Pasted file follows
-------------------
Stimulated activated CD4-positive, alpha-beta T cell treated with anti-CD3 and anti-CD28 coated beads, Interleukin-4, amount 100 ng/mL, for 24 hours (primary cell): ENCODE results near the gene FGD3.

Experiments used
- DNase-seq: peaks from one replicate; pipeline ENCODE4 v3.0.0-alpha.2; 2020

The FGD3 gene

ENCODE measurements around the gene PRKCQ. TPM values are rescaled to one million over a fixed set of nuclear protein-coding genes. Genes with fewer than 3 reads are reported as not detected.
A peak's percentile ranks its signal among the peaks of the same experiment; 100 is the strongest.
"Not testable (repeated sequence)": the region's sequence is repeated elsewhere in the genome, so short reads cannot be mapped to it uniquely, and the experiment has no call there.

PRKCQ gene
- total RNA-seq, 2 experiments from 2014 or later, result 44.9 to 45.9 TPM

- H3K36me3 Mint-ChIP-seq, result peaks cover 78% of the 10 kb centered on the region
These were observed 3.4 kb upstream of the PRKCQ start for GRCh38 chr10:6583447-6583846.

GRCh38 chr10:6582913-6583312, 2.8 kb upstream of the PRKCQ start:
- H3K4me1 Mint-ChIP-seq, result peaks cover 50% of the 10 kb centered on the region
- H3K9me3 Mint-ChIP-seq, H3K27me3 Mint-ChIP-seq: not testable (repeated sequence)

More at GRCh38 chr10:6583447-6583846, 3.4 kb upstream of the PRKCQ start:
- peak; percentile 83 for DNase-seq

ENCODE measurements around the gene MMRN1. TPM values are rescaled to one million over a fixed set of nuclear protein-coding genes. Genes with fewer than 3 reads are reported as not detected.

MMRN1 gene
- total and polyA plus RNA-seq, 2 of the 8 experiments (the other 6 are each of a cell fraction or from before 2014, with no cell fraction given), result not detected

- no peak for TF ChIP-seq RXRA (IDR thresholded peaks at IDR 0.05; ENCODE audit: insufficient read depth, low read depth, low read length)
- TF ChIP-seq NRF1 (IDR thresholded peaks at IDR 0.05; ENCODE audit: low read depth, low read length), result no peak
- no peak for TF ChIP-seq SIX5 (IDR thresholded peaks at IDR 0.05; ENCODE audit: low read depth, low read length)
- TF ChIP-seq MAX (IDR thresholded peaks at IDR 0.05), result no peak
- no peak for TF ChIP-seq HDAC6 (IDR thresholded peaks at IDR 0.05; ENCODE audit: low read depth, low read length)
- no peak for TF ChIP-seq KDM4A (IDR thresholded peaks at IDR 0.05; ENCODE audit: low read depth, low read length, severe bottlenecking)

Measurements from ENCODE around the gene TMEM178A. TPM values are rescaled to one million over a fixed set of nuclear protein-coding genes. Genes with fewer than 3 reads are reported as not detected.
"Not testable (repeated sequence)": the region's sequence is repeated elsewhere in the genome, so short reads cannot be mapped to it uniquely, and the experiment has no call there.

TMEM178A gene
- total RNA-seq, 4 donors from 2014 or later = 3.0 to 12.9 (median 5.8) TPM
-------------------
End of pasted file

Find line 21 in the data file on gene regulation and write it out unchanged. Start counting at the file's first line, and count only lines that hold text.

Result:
- TF ChIP-seq NRF1 (IDR thresholded peaks at IDR 0.05; ENCODE audit: low read depth, low read length), result no peak